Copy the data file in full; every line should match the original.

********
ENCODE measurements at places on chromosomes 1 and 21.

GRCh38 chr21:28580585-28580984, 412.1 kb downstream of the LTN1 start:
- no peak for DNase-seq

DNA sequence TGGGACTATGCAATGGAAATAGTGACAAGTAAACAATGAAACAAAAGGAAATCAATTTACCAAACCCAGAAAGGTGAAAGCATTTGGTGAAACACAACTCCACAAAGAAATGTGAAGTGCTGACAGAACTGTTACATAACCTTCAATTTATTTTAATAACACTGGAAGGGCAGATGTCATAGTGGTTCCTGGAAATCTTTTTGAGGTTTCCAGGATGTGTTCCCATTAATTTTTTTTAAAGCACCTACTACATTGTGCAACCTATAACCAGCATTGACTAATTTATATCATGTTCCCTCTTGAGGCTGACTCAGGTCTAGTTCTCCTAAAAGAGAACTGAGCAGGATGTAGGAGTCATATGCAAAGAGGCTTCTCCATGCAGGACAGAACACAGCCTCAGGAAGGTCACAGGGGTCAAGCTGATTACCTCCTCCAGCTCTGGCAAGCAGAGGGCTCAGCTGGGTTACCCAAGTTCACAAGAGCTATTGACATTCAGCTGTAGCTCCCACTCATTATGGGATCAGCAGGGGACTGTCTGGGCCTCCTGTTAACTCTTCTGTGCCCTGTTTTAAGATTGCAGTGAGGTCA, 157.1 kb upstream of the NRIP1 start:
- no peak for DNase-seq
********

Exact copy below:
ENCODE measurements at places on chromosomes 1 and 21.

GRCh38 chr21:28580585-28580984, 412.1 kb downstream of the LTN1 start:
- no peak for DNase-seq

DNA sequence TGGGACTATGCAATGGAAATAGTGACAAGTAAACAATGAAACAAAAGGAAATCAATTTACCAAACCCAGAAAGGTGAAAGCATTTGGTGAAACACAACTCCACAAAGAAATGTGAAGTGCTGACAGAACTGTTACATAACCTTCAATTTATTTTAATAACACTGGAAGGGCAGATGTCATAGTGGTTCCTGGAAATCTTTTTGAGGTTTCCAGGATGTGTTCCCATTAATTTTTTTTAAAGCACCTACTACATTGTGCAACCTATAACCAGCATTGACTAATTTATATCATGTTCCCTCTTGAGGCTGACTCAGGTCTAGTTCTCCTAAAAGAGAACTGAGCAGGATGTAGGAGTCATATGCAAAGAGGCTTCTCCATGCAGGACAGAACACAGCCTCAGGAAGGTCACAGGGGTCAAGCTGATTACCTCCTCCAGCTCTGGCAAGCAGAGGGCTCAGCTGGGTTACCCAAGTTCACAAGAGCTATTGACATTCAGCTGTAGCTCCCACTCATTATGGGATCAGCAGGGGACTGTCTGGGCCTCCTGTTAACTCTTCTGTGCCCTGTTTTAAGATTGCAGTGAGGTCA, 157.1 kb upstream of the NRIP1 start:
- no peak for DNase-seq